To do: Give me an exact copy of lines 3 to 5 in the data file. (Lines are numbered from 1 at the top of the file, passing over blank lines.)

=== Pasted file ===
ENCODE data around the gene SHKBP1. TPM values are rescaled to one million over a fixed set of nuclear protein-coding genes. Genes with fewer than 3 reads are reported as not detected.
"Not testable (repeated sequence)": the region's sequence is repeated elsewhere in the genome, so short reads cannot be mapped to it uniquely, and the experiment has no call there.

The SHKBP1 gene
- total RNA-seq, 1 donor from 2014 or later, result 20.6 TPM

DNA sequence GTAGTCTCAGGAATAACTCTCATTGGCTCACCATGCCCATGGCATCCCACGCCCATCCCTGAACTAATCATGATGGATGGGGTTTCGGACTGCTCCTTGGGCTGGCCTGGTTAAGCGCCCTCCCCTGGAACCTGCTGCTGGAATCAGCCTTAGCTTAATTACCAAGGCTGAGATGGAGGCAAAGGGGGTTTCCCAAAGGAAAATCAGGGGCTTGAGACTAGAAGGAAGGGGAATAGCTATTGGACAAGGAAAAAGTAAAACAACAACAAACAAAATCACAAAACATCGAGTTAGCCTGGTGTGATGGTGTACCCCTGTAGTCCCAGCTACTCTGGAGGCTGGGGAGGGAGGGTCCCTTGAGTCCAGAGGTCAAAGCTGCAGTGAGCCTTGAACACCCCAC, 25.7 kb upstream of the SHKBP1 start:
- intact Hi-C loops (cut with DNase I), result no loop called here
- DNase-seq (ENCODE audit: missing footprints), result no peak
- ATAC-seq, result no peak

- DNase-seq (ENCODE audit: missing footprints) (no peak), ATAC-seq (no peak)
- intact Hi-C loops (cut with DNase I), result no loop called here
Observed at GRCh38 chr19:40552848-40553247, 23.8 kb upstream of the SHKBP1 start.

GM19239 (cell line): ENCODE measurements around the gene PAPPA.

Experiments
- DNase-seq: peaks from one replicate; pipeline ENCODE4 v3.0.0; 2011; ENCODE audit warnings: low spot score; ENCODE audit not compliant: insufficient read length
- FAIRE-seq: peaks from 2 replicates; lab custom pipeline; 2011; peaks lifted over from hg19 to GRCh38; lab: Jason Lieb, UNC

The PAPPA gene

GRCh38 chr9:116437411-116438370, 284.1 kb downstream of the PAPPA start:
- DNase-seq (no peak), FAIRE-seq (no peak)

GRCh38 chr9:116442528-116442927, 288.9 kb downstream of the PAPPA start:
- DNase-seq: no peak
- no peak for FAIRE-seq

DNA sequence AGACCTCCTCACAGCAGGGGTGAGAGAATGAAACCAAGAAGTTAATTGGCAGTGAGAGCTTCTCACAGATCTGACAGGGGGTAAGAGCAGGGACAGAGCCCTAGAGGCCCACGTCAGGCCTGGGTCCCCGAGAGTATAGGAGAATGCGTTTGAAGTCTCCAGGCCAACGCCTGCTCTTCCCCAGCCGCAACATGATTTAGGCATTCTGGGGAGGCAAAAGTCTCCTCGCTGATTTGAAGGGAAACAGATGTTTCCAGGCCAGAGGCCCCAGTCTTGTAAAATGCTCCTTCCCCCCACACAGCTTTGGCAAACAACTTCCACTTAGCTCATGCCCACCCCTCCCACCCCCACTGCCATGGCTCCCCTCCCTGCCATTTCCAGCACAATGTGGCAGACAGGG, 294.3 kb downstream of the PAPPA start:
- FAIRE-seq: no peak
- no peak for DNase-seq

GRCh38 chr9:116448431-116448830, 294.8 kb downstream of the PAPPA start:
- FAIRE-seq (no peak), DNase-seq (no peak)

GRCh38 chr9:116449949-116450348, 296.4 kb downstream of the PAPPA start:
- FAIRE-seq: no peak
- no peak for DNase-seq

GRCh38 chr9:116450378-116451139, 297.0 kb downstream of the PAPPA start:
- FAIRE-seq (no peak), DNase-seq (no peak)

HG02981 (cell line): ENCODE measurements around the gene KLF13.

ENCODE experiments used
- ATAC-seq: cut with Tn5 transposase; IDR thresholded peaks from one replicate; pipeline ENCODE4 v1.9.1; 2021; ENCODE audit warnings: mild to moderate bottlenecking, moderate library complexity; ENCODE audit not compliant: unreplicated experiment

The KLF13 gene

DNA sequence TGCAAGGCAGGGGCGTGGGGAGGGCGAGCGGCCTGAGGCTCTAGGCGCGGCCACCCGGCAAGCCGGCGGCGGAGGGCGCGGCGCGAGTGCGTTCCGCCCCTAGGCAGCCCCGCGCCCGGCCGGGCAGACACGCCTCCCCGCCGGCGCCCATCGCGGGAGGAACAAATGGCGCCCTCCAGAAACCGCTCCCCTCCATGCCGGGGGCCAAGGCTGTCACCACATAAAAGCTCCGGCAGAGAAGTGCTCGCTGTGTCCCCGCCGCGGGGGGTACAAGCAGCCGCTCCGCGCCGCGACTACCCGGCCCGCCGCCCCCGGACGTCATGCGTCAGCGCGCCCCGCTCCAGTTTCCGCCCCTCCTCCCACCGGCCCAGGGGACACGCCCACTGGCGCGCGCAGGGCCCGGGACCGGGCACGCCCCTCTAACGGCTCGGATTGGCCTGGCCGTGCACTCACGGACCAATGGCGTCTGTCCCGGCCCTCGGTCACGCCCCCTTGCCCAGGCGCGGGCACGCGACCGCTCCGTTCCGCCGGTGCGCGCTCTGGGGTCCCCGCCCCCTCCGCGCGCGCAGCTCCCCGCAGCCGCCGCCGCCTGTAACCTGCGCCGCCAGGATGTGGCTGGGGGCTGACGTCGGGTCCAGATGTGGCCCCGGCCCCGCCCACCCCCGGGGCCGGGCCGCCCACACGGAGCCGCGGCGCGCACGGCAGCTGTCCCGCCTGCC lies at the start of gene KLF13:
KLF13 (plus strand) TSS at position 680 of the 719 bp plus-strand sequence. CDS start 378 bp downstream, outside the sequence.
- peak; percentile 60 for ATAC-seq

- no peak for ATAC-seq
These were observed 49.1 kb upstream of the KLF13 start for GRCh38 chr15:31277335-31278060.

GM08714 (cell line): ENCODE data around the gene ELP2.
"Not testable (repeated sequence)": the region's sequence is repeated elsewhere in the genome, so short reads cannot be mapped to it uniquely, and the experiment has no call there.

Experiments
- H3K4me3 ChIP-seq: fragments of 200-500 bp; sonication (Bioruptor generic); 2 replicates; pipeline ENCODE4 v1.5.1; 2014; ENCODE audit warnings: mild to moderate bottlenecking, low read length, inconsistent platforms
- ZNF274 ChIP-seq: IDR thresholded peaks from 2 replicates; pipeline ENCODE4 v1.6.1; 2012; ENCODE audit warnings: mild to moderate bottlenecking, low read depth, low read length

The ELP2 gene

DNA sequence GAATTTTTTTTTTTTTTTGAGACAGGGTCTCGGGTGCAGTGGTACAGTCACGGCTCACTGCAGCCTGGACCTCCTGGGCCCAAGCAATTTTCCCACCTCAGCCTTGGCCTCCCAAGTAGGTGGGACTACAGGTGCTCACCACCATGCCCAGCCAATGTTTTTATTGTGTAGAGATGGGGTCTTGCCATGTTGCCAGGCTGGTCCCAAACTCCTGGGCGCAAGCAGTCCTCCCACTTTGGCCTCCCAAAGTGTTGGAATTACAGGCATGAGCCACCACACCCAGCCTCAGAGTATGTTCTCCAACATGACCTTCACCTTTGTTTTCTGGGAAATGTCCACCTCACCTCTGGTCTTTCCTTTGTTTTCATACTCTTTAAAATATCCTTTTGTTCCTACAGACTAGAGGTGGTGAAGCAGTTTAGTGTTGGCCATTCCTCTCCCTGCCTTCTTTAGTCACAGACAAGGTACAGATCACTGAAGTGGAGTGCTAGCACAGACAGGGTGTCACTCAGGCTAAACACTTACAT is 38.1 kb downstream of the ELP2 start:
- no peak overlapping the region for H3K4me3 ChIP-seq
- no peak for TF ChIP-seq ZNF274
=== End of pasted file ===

The SHKBP1 gene
- total RNA-seq, 1 donor from 2014 or later, result 20.6 TPM

DNA sequence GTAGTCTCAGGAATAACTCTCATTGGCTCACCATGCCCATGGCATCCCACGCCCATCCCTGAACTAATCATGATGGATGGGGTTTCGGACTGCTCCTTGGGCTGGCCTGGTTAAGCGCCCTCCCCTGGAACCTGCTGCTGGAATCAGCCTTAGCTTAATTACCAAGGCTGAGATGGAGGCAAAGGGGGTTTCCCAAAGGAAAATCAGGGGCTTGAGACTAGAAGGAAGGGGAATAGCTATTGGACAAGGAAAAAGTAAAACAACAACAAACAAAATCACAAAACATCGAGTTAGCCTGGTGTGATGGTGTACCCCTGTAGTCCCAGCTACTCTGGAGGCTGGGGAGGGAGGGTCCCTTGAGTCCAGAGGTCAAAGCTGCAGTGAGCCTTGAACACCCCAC, 25.7 kb upstream of the SHKBP1 start: